I have occasionally pondered what it is about Sarah Palin that provokes an almost universal gag reflex among progressives (and more than a few conservatives). For myself, it’s the fact that she panders to the worst side of conservatism, and pretends (probably) to be a lot stupider than she really is (hopefully) in order to do so.
The whole “ignorance as a virtue” thing turns me off. By playing it up, Palin’s connected with resentful, low-information types who are pissed off that their team is no longer in charge, terrified by the changing world around them, and loathe to be dragged, kicking and screaming or otherwise, into it. Palin reassures them that it’s okay, even “patriotic”, to resist progress, which is characterized in all kinds of bizarre ways: socialism, fascism, kill-granny-ism, etc. That’s what does it for me: that she plays on the worst fears of conservatives and whips them into the brainless paranoid hysteria evident at teabagger rallies.
About the teabaggers: in spite of all the outrage and comedy gold that’s mined from their more extreme element, I suspect that not all of them are spittle-flecked racist cretins. Some of them are your next door neighbour, the cashier at your local Safeway, the guy who tunes up your Volvo, the accountant who does your taxes. Nice, normal, fairly apolitical working-class people who just happen to lean conservative, and they’re worried about what they’ve been told is going on around them. Significantly, Palin connects with them, too.
In Saturday’s NatPo, Rex Murphy deconstructs “the Palin effect”, and Palin’s detractors — yes yes, he’s a bit of a wingnut, but that doesn’t render him incapable of touching on a couple of interesting points:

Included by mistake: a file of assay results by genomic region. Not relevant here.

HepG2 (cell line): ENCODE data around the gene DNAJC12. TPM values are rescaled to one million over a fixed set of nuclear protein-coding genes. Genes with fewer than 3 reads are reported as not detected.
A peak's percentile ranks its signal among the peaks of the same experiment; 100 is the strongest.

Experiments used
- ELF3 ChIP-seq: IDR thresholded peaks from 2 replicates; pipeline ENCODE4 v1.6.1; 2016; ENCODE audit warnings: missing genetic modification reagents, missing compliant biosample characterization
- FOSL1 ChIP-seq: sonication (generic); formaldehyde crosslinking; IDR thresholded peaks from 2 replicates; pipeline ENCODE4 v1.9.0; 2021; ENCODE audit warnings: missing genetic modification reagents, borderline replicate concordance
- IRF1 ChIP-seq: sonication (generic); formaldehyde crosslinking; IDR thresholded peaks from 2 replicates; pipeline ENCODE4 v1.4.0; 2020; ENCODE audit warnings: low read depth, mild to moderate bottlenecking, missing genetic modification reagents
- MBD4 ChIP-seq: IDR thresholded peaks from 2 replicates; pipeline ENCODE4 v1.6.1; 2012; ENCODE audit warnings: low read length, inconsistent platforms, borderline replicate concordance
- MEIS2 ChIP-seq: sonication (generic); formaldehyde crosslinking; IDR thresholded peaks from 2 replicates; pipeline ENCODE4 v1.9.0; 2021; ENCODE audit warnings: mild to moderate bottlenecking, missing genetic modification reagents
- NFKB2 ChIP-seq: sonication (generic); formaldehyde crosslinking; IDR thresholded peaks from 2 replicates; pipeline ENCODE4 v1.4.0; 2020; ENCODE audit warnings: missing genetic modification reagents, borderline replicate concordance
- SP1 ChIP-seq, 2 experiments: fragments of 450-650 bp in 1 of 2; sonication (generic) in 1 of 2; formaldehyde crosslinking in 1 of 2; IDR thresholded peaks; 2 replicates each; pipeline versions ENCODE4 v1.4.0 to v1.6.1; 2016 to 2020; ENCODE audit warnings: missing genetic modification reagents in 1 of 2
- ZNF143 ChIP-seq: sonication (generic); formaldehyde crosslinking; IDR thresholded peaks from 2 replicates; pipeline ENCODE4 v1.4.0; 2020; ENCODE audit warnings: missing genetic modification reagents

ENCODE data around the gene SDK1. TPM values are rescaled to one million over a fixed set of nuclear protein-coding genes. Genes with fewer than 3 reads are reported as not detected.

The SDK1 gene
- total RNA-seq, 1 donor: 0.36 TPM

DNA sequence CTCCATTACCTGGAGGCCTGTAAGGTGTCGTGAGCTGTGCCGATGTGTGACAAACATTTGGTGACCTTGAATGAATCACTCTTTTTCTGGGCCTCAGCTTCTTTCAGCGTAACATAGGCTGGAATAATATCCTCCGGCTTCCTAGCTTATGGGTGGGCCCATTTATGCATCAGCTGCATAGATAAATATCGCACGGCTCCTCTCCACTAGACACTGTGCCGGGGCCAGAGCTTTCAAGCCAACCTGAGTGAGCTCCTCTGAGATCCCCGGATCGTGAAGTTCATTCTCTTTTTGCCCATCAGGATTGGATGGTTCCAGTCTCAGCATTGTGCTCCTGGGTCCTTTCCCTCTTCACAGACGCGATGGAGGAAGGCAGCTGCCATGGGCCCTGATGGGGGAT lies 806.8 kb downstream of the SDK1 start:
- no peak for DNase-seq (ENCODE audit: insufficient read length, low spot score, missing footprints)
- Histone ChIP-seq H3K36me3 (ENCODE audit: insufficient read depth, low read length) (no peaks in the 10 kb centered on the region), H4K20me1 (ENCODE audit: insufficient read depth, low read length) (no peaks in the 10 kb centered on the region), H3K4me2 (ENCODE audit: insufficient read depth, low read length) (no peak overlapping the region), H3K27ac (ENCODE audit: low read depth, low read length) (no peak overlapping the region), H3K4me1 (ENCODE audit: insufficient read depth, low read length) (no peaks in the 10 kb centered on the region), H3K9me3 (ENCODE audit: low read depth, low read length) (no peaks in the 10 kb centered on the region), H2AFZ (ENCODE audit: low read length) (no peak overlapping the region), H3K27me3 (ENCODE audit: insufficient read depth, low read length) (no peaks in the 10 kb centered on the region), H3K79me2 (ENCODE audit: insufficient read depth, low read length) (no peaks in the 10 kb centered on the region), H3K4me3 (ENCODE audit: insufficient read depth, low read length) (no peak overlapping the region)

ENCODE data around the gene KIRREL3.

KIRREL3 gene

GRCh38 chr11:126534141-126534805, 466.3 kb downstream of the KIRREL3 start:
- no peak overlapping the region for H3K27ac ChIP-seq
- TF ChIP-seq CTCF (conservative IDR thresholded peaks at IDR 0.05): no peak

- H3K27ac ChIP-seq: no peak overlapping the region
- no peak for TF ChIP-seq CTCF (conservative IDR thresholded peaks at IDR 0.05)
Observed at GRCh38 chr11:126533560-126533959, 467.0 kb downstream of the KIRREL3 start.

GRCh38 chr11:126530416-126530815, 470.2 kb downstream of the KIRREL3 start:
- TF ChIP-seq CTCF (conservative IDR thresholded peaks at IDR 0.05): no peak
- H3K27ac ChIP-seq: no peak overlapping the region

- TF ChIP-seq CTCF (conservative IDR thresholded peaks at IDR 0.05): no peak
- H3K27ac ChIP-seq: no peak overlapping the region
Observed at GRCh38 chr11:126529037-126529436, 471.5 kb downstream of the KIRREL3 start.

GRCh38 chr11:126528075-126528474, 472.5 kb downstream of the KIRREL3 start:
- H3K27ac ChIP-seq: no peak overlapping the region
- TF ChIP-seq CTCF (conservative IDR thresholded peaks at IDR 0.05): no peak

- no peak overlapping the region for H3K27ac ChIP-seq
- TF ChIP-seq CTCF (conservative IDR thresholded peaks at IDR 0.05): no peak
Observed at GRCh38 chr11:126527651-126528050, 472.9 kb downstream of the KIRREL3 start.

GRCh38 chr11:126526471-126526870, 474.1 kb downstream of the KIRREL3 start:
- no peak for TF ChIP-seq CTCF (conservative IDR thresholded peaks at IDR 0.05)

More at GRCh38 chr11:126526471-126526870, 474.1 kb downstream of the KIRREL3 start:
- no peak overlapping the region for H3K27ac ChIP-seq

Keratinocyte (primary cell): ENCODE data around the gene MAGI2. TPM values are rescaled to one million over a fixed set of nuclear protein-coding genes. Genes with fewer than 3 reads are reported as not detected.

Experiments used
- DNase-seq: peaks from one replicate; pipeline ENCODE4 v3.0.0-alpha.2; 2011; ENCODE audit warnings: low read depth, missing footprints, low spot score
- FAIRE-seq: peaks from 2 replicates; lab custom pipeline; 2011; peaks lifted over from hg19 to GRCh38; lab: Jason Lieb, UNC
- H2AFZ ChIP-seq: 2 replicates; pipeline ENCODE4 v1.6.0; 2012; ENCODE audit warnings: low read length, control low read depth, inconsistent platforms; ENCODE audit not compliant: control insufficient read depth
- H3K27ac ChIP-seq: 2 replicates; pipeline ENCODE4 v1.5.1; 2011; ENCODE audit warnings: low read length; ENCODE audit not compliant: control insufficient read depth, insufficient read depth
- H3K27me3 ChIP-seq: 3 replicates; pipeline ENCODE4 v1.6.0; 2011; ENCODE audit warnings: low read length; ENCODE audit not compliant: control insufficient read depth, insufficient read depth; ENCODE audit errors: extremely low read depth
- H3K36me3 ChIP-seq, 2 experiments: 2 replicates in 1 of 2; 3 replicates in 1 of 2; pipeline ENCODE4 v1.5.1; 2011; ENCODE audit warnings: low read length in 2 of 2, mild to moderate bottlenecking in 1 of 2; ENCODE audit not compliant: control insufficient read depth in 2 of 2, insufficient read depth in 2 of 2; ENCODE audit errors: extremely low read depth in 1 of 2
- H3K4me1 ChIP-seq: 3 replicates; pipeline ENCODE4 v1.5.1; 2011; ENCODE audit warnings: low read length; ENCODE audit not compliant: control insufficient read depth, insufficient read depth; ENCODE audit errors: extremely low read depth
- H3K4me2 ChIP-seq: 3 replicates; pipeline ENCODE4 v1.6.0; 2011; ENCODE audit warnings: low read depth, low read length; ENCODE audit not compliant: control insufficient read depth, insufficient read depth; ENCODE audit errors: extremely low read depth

She, by rights, should be queen of the feminists. All that self-reliance, her takeover of Alaska politics, the rocket ride to a Vice-Presidential ticket, a public career she blends with her family life– these seem gold-standard credentials for a real feminist. But official feminism derides herewith an unspeakable intensity. Her early critics were not beyond the inane claim that she was somehow not really a woman.
I side with those who venture that the nerves Palin hits have more to do with class — where she’s from, how she speaks, where she was educated, what she likes (the moose-hunting), than her politics or her gender. She’s rural, she came into national politics from (ugh) Alaska. She and her husband have the unerasable stigmata of the modern working class. She would not be embarrassed to be seen walking into Wal-Mart.
If Palin was pro-choice, her feminist cred would be almost immaculate. Feminism has grown from its socialist roots — there are libertarian feminists, so why not fiscally conservative feminists? (If indeed Palin really is a fiscal conservative, which is arguable.) But reproductive rights are a major feminist issue, and being an anti-choice feminist is like being a meat-eating vegetarian. Also, by pandering to the side of conservatism that is conventionally anti-feminist, some feel that Palin has set women in politics back. I used to feel that way myself, but I’m not so sure anymore: not long ago, even the thought of the GOP running a woman at the top of a presidential ticket was inconceivable. Talk about your 18 million cracks. (Or maybe in this case, 18 million crackpots.)
But more troubling is Murphy’s second point. It’s true that Palin’s routine seems to have connected with working class conservatives in a way that more cerebral progressivism hasn’t, but if this trend continues it could be a real problem for progressives. Granted, most of the people who flock to the “tea parties”, and Palin’s fans, are at least right-leaning, but it’s still a worrying political progression. Traditionally, the left has been solidly on the side of the working class, but that perception seems to be changing.